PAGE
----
When the internal history of the Manhattan Project was written in 1944, officials still believed — mistakenly — that the atom bomb program had evaded the threat of foreign espionage.
“Espionage attempts were detected but it is felt that prompt action and intensified investigative activity in each case prevented the passing of any substantial amount of Project information,” according to a previously overlooked page from the Manhattan District History that was declassified yesterday.
Although declassification of the official history was thought to have been completed in July of this year (WWII Atom Bomb Project Had More Than 1,500 Leaks, Secrecy News, August 21), a single page had been inadvertently withheld from disclosure.
When its absence was pointed out to Department of Energy classification officials, they expeditiously retrieved the missing page (page 2.4 of Volume 14), declassified it and incorporated it in the published online document.
The newly disclosed page presents a flattering view of Manhattan Project counterintelligence efforts.
“The CIC [Counterintelligence Corps] Special Agents assigned to espionage cases became proficient in all phases of investigation technique. Many of them displayed skill and ingenuity unsurpassed by the most experienced investigators,” the document said.
“Agents impersonated men of all occupations in order to obtain information that would enable them to evaluate a suspect properly. An agent worked as a hotel clerk for over two years while another became bell captain in the few months he worked as a bell hop. Agents have posed as electricians, painters, exterminators, contractors, gamblers, etc.”
Yet their skill and ingenuity were inadequate to the task. It later became clear that the Manhattan Project had been effectively penetrated by a number of Soviet intelligence agents and sympathizers.
The Department of Energy’s publication of the 36-volume Manhattan Project history itself required an extra measure of devotion. First, the tens of thousands of individual pages, many of them on second- or third-generation carbon paper, were painstakingly reviewed. The Public Interest Declassification Board noted with approval that “these records received a line by line declassification review, rather than being subjected to simple pass/fail determinations.” Then, once that process was completed, each page had to be manually scanned for online publication by the Department of Energy.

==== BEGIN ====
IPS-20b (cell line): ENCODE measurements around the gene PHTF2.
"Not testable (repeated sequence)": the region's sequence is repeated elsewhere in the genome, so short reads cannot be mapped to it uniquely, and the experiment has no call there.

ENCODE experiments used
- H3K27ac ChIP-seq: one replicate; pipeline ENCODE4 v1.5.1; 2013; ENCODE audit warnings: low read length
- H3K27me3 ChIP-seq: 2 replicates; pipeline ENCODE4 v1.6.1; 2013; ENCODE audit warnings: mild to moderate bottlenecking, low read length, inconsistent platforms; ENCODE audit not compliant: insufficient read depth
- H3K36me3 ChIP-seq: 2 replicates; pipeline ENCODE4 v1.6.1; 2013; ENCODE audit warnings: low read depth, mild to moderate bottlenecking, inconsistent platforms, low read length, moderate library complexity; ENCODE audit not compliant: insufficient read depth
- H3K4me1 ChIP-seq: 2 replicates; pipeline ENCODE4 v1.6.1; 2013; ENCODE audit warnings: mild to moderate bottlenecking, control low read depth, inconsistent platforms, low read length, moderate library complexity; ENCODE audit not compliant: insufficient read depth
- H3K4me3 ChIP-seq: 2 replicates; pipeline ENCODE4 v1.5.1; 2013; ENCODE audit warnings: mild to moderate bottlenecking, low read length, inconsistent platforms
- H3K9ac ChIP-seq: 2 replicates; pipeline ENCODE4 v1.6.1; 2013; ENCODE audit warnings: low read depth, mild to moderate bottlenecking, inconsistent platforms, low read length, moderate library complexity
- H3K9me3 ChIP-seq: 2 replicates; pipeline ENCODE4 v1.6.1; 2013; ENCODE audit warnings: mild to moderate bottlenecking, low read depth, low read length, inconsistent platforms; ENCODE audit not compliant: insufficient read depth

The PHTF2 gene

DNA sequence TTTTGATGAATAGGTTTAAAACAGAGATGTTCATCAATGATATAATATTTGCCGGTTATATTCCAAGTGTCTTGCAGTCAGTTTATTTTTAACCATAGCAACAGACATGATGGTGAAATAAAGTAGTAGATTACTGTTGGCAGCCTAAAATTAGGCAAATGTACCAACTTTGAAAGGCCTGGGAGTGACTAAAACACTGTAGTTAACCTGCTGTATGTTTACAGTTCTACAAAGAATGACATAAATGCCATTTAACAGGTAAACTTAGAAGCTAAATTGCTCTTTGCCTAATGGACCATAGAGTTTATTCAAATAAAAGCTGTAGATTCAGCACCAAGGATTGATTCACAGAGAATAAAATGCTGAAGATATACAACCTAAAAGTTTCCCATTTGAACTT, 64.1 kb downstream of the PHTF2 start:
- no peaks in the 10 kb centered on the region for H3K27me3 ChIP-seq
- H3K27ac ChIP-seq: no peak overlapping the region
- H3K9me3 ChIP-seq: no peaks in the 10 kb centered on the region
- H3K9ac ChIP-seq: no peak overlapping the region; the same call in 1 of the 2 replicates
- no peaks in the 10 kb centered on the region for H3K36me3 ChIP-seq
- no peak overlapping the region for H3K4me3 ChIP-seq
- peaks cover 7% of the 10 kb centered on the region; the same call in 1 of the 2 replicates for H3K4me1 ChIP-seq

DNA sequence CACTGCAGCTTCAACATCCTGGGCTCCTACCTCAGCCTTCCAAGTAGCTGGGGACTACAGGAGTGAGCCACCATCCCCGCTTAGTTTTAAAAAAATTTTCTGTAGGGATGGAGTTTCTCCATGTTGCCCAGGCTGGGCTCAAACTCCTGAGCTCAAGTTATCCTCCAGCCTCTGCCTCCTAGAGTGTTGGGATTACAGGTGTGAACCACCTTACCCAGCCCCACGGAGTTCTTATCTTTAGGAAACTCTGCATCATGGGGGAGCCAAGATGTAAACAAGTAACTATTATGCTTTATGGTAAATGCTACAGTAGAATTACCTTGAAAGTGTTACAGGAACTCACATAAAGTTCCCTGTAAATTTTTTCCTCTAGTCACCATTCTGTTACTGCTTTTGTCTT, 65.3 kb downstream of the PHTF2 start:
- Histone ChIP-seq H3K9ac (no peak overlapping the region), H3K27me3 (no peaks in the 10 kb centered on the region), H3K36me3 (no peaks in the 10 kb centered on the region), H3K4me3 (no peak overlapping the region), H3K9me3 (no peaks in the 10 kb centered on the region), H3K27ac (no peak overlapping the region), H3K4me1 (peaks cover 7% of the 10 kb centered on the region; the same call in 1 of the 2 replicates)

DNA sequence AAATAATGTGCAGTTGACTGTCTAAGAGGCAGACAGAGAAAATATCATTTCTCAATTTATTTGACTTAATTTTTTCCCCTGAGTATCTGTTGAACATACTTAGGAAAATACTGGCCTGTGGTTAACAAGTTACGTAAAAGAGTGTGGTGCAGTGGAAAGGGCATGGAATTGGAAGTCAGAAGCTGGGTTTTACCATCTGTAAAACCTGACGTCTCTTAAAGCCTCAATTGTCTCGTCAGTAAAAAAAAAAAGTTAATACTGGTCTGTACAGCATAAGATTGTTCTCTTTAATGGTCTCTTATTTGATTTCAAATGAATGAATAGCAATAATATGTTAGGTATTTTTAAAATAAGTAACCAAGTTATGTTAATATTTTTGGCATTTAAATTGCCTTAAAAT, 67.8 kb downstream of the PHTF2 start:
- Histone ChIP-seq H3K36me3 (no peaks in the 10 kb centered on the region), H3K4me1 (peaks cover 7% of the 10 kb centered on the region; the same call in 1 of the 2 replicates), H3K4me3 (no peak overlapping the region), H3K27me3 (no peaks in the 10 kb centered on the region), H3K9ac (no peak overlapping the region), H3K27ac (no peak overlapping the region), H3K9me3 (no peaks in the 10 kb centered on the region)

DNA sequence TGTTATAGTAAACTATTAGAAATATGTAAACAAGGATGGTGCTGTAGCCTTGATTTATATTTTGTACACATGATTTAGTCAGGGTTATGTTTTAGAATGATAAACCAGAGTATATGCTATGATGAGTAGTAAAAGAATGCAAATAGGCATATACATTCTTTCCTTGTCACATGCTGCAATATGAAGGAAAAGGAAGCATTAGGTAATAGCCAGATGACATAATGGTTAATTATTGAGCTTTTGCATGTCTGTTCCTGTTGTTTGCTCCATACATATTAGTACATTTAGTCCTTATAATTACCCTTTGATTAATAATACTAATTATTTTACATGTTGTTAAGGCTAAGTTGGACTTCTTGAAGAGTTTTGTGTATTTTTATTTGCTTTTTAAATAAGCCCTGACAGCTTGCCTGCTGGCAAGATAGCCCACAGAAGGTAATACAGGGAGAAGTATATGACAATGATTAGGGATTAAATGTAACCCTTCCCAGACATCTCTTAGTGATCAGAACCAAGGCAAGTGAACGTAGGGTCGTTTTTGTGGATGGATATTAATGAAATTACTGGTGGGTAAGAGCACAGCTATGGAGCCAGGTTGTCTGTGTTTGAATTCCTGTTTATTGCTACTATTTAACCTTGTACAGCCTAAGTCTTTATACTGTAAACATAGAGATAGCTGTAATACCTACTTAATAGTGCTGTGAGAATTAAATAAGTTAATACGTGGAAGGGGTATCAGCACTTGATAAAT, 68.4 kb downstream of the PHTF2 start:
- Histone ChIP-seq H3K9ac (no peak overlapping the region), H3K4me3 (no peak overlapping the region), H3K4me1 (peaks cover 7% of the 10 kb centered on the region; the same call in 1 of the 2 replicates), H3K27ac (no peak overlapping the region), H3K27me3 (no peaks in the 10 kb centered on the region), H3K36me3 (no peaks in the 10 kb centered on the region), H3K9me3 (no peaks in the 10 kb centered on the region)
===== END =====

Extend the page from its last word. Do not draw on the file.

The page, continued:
Except for a few passages stubbornly redacted by the CIA, the whole document has now emerged from the purgatory of sealed government archives and is now available to anyone who cares to read it.
These policy proposals will simplify the affordable housing qualification process for all federal housing programs, primarily focusing on PBV and LIHTC, to move eligible households into vacant units more quickly.
A uniform software tool for inputting building permit data would make the U.S. Census Bureau’s Building Permit Survey (BPS) more reliable, and it would also facilitate more fine-grained geographical analysis of new housing development.
The U.S. Bureau of Reclamation (USBR) should prioritize funding water projects for local governments that would expand the production of new housing in their service areas if given the water resources to do so.
Congress needs to amend the definition of a manufactured home to remove the phrase “on a permanent chassis.” By doing this, Congress can eliminate wasted construction materials, allow new multifamily design options under the HUD Code, and unleash competition from factory-built manufactured housing.